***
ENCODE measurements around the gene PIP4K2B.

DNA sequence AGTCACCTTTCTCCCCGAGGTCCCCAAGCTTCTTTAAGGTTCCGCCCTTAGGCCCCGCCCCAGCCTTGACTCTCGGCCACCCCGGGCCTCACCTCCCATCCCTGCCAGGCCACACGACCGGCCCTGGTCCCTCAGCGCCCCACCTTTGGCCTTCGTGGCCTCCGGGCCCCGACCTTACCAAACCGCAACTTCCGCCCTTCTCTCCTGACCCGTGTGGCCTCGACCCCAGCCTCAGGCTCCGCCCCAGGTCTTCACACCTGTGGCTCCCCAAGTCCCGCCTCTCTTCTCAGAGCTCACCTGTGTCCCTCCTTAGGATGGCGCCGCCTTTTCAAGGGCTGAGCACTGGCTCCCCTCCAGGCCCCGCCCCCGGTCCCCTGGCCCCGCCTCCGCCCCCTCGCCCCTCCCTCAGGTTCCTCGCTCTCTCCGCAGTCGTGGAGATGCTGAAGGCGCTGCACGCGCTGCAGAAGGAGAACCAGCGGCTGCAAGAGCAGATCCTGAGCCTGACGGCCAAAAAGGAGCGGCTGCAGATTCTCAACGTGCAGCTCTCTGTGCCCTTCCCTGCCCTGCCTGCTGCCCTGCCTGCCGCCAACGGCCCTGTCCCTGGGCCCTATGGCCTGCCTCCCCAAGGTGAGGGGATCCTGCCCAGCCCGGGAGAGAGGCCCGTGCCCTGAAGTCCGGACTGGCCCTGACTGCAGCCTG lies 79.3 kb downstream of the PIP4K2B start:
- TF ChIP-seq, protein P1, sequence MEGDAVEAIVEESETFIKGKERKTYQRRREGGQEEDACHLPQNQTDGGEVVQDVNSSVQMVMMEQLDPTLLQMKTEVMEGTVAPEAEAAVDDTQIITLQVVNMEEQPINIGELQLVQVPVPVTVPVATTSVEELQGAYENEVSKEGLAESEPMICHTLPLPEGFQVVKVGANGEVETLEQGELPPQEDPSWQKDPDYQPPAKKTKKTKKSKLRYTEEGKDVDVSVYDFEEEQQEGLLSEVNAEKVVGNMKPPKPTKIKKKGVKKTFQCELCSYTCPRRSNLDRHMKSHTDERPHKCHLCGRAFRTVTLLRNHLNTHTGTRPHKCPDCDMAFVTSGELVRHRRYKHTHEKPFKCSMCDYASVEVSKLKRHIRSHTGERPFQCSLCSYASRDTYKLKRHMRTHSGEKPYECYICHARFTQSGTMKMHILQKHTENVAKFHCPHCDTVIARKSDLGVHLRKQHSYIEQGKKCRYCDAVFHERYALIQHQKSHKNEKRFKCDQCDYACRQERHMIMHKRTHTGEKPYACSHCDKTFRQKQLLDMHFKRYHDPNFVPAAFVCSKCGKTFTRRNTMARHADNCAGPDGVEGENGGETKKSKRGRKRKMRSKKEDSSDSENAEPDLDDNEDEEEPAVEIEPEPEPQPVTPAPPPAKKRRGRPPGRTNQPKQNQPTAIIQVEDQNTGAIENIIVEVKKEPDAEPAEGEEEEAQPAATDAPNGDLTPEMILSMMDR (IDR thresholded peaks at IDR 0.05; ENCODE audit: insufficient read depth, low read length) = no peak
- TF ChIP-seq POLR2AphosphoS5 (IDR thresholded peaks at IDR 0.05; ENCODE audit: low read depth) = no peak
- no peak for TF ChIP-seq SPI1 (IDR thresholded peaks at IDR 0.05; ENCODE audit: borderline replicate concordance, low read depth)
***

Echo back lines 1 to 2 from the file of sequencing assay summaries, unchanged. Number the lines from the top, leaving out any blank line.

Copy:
ENCODE measurements around the gene PIP4K2B.

DNA sequence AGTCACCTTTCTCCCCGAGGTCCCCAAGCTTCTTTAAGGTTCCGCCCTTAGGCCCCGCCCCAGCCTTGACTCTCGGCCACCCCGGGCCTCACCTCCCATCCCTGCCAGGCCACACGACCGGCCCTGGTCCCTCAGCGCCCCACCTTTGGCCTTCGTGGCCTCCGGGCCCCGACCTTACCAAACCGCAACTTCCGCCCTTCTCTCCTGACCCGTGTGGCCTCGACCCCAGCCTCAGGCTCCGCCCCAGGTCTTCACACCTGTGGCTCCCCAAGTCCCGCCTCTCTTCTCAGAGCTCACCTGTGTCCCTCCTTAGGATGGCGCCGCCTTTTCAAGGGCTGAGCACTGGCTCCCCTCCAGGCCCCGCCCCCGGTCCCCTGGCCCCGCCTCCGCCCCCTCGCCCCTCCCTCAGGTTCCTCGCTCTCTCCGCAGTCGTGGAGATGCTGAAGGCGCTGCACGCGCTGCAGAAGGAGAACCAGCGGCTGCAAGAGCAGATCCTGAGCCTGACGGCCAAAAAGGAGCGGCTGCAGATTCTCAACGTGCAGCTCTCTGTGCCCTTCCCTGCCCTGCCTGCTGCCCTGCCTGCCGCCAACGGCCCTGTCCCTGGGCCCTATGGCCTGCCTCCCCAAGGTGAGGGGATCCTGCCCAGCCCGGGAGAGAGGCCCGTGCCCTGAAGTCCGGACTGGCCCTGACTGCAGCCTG lies 79.3 kb downstream of the PIP4K2B start: